One of the special places on Earth for growing Cabernet Sauvignon grapes is the Rutherford sub-appellation of the Napa Valley.
When it comes to Rutherford, it’s all about producing a wine that smells and tastes like its place of origin — and that means tweaking the blend from vintage to vintage.
French vintners have taken this approach for generations. In the Bordeaux appellation, for instance, it’s rare to encounter a 100-percent varietal wine, whether it’s entirely Cabernet Sauvignon or entirely Merlot. Most vintners utilize both varieties in their cuvees, and many include smaller portions of Cabernet Franc, Malbec and/or Petit Verdot as well.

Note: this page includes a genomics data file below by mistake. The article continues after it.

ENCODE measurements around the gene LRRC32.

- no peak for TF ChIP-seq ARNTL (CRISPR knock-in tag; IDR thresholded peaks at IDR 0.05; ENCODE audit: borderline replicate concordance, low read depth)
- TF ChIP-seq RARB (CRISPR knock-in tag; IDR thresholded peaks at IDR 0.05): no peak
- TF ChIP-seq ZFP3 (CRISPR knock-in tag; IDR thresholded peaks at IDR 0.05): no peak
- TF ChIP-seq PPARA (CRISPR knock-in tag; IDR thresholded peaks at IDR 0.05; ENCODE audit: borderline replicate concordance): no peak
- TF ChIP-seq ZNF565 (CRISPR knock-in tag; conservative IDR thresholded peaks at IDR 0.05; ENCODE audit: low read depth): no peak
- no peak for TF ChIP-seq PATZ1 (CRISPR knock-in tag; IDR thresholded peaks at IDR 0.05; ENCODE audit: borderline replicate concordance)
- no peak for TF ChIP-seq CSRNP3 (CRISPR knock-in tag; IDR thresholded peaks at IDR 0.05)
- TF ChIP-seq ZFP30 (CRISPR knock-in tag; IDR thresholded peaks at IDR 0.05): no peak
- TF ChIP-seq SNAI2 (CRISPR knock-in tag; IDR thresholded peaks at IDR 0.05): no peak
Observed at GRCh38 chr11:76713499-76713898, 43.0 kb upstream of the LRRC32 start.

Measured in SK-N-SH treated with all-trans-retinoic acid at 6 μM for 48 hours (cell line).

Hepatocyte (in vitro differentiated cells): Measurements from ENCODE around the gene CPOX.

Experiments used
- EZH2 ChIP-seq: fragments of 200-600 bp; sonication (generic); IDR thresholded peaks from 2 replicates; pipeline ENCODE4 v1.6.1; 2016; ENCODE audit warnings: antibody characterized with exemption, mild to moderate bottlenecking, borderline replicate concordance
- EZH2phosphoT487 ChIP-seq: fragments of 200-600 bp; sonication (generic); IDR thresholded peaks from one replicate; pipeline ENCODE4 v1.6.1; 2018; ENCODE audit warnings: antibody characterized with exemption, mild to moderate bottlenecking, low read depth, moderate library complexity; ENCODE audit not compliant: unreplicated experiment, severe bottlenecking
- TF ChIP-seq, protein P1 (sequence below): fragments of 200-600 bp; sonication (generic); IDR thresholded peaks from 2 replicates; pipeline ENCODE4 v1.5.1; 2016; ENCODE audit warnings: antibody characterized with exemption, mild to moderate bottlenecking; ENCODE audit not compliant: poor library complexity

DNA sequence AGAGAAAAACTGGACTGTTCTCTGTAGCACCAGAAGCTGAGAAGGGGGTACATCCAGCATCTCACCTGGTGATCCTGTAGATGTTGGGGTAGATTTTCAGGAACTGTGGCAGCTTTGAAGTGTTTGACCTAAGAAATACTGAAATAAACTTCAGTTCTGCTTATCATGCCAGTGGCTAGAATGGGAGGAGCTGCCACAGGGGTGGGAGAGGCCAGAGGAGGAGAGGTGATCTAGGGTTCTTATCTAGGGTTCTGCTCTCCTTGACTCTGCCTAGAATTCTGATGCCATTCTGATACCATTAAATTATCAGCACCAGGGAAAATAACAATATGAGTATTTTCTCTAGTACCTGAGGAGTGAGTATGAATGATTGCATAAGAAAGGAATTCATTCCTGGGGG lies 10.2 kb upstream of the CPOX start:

They blend to evoke a sense of place.
There are other reasons for blending as well.
In the cases of both artisanal and mass-produced wines, a vintner may blend to develop and then perpetuate a “house style.” When a wine is similar from vintage to vintage, it has a better chance of becoming a mainstay on restaurant wine lists.
Blending also can help “save” a vintage in which a particular grape variety falls short in quality or quantity. There are some years when a vintner can’t make a world-class varietal Cabernet Sauvignon, but can craft a really tasty blend.
When the ultimate goal is simply to produce an outstanding bottle of wine, rare is the vintner who does not embrace blending.
Art. Science. Necessity. Whatever you call it, blending is a vintner’s ace in the hole.